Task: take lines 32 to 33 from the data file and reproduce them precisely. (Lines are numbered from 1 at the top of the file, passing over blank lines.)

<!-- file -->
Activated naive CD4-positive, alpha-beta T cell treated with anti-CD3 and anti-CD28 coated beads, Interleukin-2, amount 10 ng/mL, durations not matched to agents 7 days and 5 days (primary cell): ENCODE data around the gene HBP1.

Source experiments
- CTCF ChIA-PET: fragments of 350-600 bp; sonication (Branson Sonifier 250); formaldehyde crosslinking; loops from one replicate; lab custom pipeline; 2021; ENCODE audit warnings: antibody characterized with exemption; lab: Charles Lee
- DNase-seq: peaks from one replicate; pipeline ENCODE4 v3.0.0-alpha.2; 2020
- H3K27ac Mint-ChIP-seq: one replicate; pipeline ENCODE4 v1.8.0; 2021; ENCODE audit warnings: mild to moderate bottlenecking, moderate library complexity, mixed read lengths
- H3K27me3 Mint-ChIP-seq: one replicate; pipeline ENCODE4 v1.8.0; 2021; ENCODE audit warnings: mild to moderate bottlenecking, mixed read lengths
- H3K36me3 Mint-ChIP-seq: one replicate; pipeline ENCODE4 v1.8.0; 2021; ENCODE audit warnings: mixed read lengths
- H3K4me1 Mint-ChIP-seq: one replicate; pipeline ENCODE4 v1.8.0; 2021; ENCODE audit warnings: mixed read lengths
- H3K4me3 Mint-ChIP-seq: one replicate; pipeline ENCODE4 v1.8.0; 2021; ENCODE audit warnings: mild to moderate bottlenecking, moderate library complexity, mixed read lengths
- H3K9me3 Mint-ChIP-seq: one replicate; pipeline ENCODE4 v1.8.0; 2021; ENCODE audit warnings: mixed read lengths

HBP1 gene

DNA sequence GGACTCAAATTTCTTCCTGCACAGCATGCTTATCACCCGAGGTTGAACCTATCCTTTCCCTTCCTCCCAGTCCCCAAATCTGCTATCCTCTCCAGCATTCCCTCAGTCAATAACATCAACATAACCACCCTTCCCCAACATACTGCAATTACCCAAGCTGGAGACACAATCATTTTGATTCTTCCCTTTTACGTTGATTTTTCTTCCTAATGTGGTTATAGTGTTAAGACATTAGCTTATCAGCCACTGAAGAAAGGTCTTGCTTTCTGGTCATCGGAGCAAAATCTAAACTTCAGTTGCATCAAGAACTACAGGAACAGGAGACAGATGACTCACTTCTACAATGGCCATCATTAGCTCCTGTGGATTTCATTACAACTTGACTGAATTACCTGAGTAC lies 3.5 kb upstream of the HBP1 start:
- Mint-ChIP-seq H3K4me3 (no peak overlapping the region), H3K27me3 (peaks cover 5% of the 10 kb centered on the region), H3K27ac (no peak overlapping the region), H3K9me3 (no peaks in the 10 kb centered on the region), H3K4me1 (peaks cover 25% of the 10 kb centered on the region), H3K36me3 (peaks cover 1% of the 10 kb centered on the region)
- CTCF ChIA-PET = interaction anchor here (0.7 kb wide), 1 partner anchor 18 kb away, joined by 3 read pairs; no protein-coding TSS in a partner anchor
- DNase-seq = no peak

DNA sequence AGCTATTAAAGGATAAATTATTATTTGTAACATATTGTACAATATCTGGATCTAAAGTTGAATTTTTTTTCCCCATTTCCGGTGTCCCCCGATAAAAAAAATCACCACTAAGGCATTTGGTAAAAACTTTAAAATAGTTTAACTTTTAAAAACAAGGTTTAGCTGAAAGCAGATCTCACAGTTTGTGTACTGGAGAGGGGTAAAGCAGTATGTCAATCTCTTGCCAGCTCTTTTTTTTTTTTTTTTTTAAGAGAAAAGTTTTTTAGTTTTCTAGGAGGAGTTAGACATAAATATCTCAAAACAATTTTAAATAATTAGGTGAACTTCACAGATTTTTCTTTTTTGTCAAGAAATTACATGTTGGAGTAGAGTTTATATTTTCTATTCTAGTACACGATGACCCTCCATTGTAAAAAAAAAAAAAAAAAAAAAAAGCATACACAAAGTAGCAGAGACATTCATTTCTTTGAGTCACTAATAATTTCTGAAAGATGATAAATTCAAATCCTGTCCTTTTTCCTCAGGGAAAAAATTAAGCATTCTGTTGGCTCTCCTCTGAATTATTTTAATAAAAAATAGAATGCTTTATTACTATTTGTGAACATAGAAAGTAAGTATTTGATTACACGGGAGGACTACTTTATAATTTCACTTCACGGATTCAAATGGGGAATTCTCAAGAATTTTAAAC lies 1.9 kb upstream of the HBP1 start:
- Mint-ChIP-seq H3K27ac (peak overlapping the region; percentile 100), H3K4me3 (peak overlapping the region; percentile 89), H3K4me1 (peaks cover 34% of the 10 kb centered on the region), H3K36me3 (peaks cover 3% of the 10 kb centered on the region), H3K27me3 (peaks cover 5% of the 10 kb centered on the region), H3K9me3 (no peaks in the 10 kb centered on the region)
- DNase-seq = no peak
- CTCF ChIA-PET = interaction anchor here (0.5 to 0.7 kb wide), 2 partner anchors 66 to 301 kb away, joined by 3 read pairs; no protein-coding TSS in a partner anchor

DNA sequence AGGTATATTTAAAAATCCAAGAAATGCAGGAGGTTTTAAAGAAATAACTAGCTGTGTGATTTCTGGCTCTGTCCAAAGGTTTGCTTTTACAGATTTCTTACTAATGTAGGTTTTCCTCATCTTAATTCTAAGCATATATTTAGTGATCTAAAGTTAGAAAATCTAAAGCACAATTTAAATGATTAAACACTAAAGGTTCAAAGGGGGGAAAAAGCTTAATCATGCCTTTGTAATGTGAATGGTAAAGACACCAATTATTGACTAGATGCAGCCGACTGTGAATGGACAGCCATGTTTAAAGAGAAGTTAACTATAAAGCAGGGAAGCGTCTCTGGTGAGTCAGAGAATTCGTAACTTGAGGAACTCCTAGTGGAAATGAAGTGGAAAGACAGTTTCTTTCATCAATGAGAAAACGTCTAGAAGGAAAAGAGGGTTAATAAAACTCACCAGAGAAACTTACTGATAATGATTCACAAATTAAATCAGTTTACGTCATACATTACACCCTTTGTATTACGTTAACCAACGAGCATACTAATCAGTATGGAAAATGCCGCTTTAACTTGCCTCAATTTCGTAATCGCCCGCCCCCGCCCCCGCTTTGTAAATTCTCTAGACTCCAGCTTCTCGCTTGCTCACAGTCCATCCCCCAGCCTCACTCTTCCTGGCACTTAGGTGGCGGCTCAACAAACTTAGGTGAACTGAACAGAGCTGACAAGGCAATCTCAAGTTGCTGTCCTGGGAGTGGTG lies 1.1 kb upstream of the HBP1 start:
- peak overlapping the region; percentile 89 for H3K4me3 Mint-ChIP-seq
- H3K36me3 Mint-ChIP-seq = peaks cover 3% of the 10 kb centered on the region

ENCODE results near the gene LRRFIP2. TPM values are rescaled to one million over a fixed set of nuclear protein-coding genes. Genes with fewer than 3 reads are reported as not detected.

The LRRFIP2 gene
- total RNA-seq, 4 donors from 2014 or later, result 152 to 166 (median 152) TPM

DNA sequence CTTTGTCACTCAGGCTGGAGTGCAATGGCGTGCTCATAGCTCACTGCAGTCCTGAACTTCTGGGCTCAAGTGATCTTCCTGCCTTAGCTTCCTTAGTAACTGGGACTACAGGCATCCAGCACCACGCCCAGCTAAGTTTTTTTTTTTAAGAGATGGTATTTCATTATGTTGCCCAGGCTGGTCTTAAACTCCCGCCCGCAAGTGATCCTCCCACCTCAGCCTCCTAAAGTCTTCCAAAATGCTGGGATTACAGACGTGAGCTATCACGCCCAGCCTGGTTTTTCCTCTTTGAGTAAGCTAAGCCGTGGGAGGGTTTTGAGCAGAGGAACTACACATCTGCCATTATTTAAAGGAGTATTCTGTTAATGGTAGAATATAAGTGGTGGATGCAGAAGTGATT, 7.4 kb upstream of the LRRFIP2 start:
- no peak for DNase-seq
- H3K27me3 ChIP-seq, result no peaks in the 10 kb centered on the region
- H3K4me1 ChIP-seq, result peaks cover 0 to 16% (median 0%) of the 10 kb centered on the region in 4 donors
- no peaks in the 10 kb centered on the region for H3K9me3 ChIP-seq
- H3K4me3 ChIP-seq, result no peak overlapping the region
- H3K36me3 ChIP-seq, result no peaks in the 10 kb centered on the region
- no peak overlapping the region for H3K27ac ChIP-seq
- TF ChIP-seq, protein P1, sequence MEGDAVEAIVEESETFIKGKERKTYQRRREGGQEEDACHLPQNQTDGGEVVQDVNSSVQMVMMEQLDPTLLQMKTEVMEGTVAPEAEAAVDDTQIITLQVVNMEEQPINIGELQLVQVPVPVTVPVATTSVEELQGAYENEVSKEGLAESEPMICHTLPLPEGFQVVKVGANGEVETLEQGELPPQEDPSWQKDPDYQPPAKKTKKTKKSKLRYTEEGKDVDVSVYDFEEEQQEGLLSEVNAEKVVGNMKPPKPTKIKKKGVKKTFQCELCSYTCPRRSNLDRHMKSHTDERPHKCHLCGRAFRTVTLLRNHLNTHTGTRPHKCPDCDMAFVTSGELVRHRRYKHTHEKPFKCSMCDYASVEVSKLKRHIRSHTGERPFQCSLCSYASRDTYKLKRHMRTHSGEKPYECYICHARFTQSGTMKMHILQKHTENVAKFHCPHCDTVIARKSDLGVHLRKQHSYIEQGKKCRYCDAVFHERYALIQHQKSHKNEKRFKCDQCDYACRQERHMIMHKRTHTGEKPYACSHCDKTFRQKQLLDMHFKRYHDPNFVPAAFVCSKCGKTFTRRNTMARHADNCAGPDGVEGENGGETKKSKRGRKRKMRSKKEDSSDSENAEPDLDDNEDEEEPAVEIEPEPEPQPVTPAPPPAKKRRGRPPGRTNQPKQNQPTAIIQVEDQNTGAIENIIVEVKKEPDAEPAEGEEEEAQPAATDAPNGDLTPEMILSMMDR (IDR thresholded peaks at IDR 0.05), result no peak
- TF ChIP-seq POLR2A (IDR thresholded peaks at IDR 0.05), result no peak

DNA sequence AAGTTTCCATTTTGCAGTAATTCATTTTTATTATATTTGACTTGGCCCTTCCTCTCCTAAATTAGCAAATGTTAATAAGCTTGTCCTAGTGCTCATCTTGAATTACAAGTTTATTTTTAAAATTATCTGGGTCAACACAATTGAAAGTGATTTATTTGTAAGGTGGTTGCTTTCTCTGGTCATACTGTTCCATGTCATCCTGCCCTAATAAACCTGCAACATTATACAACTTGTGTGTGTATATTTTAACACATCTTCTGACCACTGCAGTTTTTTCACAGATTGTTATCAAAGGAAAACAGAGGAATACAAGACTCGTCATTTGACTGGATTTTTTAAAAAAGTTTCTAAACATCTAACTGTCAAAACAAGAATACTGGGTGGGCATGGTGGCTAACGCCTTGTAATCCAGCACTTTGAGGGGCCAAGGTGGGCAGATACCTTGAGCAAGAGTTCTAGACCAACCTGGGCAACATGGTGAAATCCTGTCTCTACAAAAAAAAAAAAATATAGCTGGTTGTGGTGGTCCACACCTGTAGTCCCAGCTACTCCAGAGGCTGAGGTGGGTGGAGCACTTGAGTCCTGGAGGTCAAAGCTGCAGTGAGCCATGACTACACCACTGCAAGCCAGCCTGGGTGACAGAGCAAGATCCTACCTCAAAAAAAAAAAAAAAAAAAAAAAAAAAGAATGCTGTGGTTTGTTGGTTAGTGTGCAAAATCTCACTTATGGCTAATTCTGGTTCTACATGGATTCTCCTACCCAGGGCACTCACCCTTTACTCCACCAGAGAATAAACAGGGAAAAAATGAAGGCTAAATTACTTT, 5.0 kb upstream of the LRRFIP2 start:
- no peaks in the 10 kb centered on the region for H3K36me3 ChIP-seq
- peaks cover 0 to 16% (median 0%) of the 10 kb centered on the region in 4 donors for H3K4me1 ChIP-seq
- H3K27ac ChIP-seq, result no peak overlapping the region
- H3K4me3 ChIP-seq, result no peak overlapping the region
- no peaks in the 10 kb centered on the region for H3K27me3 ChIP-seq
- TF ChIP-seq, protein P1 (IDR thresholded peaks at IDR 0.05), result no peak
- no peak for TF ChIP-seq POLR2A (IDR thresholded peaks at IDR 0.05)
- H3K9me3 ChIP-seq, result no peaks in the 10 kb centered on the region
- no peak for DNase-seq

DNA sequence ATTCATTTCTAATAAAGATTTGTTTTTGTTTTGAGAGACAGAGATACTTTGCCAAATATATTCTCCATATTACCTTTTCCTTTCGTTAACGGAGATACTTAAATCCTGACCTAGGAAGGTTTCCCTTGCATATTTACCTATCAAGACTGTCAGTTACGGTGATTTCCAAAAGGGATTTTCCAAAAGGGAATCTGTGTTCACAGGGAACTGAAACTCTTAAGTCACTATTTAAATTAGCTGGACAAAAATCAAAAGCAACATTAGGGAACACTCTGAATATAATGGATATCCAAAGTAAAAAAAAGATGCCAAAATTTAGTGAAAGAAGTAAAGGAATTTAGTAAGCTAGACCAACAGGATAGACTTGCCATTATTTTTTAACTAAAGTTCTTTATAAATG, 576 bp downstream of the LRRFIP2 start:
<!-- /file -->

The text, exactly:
- H3K36me3 ChIP-seq, result no peaks in the 10 kb centered on the region
- no peak overlapping the region for H3K27ac ChIP-seq